After experiencing great loss in his life, Jason Flatt relocated to Georgia for a fresh start. Someone gave him a pit bull puppy, which he credits for saving his life and giving him something to live for. When Flatt went to the pound to get the pup a playmate, he noticed that all of the kennels had pit bulls. He decided to foster a few dogs, placed them in permanent homes, and then kept taking on more. In 2009, he founded an animal rescue foundation, Friends to the Forlorn, which specializes in rescuing pit bulls, but also special-needs dogs, pups in line to be euthanized, and those otherwise rejected by other organizations.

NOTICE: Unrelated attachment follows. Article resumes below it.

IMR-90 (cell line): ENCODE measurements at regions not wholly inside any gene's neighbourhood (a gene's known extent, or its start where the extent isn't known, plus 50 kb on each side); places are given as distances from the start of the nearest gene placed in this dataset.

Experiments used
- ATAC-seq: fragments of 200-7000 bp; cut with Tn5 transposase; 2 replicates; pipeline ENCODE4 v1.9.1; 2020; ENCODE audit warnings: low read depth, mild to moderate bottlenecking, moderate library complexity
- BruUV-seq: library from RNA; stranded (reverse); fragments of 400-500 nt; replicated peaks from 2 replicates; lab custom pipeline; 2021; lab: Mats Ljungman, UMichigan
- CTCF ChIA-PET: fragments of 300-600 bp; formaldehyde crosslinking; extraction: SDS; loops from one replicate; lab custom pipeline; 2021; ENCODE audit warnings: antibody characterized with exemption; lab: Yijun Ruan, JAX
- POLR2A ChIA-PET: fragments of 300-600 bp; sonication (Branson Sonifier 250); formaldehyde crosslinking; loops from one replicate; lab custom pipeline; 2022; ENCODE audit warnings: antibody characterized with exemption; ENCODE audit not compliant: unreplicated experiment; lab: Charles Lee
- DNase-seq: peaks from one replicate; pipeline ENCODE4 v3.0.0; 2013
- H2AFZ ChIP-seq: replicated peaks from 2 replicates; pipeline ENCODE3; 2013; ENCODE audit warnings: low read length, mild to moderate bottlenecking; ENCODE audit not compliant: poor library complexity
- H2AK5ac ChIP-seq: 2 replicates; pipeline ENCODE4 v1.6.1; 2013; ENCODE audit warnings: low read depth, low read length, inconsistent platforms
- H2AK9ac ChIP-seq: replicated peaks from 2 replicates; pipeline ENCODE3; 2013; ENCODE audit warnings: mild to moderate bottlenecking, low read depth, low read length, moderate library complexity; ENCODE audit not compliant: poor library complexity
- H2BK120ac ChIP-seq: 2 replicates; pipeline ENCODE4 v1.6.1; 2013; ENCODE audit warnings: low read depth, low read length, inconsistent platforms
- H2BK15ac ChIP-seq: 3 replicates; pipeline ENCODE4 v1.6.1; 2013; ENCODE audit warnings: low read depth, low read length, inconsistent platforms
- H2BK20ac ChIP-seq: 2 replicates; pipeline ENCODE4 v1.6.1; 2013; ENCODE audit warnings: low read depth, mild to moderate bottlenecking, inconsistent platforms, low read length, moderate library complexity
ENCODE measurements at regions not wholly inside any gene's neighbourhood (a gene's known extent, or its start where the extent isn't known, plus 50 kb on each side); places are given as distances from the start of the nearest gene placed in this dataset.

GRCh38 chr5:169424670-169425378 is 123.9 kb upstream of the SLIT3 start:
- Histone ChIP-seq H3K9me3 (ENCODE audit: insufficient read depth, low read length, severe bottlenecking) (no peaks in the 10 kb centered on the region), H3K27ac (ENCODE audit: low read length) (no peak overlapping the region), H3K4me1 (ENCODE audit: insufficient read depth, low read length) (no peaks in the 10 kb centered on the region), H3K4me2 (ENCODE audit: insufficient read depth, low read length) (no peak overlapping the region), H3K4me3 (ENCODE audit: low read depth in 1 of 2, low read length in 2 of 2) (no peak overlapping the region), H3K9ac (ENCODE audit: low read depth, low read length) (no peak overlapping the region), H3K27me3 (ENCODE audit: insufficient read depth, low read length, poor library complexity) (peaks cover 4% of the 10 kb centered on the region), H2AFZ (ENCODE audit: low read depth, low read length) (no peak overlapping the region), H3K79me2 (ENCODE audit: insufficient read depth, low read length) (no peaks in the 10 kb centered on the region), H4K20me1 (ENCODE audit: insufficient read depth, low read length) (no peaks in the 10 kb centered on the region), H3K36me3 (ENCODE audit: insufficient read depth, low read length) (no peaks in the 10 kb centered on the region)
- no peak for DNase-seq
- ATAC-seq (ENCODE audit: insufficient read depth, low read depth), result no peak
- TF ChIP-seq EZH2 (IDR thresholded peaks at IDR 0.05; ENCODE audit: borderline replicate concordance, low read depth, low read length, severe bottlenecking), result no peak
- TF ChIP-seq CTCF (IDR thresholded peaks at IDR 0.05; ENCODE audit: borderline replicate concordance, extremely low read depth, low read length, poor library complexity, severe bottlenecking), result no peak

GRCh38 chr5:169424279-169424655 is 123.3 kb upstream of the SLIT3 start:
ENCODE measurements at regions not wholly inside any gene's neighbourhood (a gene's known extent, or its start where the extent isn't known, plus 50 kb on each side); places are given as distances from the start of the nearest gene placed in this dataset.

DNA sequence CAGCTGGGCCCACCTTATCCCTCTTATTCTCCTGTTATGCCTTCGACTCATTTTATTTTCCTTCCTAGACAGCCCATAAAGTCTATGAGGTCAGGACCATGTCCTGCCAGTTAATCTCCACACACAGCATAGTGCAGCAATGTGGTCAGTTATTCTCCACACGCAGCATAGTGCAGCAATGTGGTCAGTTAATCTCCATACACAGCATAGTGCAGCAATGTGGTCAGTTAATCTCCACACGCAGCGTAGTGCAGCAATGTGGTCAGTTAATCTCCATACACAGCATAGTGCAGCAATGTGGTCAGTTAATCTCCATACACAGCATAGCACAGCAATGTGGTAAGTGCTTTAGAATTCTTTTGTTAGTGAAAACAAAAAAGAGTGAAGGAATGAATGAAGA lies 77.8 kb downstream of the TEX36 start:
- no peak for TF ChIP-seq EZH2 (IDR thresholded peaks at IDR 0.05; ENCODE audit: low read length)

“The worse shape the dog is in, the more determined I am to fix it,” says Jason. To date, Friends to the Forlorn has saved 600 dogs and counting. At Atlanta Magazine, Candice Dyer profiles Flatt, who says he’s found exactly what he was put on earth to do: save as many dogs as possible.
“People assume I’ve been in prison,” he says with a shrug. “Women clutch their pocketbooks tighter when I walk by. Children point and stare. I get treated like a freak show.”
No matter; his unconventional presentation is a defiant statement of solidarity with his spirit animal. “Pit bulls and I both are looked down upon without people getting to know us,” he says. “We are judged by what we look like and not what we are. We both are expected to fail. I have always had to prove people wrong. So do they. I relate to them.”